If you’re worried about rejection, remember that most people want to make new friends. This is especially true if you live in a city with many new transplants.
Explore Nature Around Your New City
Being outside is one of the best ways to reduce stress naturally, and it can also be a good way to acclimate to a new place. Try visiting a new trail or hiking destination each week, or bring a book and some snacks to a local park.
Sometimes parks host free or low-cost events such as concerts, plays, and festivals. This is another way to ease the boredom of a weekend spent alone, and you may even meet some new people.
Join a Common Interest Group
With so many transplants in every city, there are plenty of ways to make new connections. Join MeetUp.com, which lets you find groups for almost any hobby or activity you can think of. Try to find groups that meet regularly because it will be easier to build camaraderie than if they only meet sporadically.
“The more you can find places and activities that bring you joy and make your life more comfortable, the more quickly you will become established and thrive again,” says James Miller, licensed psychotherapist and host of Lifeology Radio.
Building a connection with someone will be easier if you join a group based on a certain interest. If you don’t enjoy the group at first, give it a few meetings before you stop going. It can take a while before you start to click with new people.
Take Advantage of the Workplace
Some companies organize after-work activities such as a sports league or trivia night at a local bar. Talk to coworkers and see if there are any current programs or interest groups for employees. If there aren’t any, perhaps you can organize some, such as a kickball team, a bowling league, or even a monthly happy hour.
Take Up a New Hobby
Taking classes or lessons can help you learn a new skill and meet new people. Try to find a class that offers multiple sessions over an extended period of time. This will help you get to know the other people in class so you can feel comfortable suggesting other activities.
It’s better to join classes you’re actually interested in, as you’ll have an easier time connecting with like-minded people. For example, join a gym with group classes if you’re into fitness. Or if you like art, find a painting or pottery class.
Join a Professional Organization
Networking can be fruitful not only for your career, it can also help you make friends. Find a professional organization that hosts regular meetups where you can boost your career along with your social life.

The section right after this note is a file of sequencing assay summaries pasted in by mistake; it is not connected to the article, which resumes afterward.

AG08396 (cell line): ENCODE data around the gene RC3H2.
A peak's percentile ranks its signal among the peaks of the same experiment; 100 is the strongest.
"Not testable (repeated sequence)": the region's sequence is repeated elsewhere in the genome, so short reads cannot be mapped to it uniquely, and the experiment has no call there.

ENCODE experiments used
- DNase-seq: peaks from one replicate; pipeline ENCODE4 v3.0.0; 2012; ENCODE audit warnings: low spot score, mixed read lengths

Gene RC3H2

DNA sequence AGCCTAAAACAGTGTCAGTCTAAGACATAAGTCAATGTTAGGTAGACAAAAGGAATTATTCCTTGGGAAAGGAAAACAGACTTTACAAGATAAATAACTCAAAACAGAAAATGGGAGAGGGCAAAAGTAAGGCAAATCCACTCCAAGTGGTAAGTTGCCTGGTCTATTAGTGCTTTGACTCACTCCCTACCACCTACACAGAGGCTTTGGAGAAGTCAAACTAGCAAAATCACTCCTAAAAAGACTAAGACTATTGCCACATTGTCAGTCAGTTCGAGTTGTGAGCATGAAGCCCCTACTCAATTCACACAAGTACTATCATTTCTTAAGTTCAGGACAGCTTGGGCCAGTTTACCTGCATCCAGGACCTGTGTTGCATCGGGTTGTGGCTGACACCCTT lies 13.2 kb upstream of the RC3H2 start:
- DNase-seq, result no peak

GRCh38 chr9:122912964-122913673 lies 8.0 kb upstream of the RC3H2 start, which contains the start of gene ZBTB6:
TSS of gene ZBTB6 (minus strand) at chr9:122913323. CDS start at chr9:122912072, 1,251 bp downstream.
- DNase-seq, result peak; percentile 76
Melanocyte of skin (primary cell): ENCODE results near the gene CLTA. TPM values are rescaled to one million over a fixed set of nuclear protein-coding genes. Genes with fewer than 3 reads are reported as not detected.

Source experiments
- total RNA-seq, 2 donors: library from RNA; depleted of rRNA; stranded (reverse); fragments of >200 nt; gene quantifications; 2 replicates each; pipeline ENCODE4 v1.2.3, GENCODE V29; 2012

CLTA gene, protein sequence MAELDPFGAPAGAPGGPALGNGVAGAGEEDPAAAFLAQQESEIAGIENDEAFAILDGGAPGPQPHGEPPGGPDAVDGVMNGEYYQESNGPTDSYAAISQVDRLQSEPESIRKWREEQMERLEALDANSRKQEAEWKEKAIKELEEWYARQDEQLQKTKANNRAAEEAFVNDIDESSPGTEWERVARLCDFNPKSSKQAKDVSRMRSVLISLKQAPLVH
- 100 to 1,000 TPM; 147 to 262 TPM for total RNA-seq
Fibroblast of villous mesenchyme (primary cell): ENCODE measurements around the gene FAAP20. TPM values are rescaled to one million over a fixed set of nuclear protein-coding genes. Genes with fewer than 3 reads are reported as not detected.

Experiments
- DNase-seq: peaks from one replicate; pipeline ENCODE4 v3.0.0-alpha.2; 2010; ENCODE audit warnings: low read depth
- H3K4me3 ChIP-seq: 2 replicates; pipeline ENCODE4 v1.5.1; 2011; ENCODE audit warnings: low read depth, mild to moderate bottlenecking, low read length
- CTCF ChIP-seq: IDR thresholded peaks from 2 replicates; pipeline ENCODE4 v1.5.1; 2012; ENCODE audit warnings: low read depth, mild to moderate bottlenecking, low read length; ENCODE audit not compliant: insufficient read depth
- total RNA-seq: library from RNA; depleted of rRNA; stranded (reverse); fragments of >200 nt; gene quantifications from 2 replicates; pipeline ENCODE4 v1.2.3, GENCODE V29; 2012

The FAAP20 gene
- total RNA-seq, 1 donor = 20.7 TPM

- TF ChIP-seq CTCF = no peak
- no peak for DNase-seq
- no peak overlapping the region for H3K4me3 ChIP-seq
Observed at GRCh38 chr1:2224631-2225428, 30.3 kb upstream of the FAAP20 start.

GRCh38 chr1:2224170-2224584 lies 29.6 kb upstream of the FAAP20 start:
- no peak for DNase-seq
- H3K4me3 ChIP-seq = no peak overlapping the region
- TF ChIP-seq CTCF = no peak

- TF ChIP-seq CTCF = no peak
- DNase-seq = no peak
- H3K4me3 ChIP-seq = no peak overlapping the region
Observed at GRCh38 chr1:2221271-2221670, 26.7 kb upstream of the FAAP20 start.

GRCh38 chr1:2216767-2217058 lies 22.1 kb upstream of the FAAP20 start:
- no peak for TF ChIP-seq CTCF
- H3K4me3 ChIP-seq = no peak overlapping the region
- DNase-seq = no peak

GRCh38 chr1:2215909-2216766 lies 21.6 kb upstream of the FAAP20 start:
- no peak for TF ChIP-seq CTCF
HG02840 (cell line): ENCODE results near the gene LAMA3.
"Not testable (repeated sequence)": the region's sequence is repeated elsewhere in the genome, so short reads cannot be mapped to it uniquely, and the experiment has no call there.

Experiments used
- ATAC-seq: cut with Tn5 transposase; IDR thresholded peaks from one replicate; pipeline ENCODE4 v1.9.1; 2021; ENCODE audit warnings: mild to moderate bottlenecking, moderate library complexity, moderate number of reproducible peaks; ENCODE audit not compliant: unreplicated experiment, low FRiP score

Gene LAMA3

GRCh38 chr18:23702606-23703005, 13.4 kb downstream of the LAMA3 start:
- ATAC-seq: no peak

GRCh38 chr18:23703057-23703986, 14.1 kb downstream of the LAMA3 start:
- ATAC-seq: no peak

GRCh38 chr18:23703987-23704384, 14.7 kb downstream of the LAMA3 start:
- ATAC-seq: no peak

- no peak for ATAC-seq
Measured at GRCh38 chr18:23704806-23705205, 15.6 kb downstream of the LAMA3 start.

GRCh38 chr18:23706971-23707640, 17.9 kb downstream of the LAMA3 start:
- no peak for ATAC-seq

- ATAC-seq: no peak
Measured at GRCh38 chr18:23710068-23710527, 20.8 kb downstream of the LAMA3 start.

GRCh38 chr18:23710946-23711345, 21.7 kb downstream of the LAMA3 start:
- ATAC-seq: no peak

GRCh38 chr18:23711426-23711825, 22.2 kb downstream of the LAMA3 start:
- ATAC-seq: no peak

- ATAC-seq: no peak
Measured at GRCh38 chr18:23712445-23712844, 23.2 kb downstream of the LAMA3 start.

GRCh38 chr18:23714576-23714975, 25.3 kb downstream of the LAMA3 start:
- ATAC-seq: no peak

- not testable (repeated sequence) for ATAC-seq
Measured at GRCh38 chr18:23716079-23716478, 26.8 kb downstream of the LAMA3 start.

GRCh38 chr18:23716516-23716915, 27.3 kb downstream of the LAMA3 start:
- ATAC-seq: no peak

The local chamber of commerce is a good starting point if you’re unsure what organization to join. Your college may also have a local alumni association you can join, or you can see whether your company has suggestions on where to find local and regional groups.
Always Say Yes to Invitations
When you’re trying to build new friendships, it pays to say yes. If a new buddy asks you to a movie and you’re exhausted after work, consider saying yes no matter how much you want to decline. Every time you say no, the person will be less likely to invite you next time.
If you have to decline for a legitimate reason, propose a different time so they know you’re serious about meeting up.
How to Seek Professional Help After Relocating
Moving to a new city can be a huge transition, and it may help to go through the process with a trained professional. Experiencing loneliness after a move isn’t uncommon, and talking to a qualified therapist can help if you’re having trouble or are resorting to unhealthy coping techniques.
You can find a therapist through sites such as Psychology Today, which can help you filter by gender, type of therapy, insurance coverage, and more. If you will use insurance to pay for therapy, call ahead and verify that they will take your plan.
Finding the right therapist can take months, so don’t give up if you don’t like the first one you see. Try out a few different people before settling on one. The most important aspect of a therapeutic relationship is your connection; finding the right clinician can take time.
Moving can be difficult, especially if you’re moving to a new city where you don’t know anyone. But the most fruitful periods of growth only occur after something hard.
“Moving is often weird, even in the best of circumstances, and it takes time for things to re-adjust,” says clinical psychologist Dr. Courtney Crisp. “Accept what is out of your control, and focus on taking action steps that are in your control.”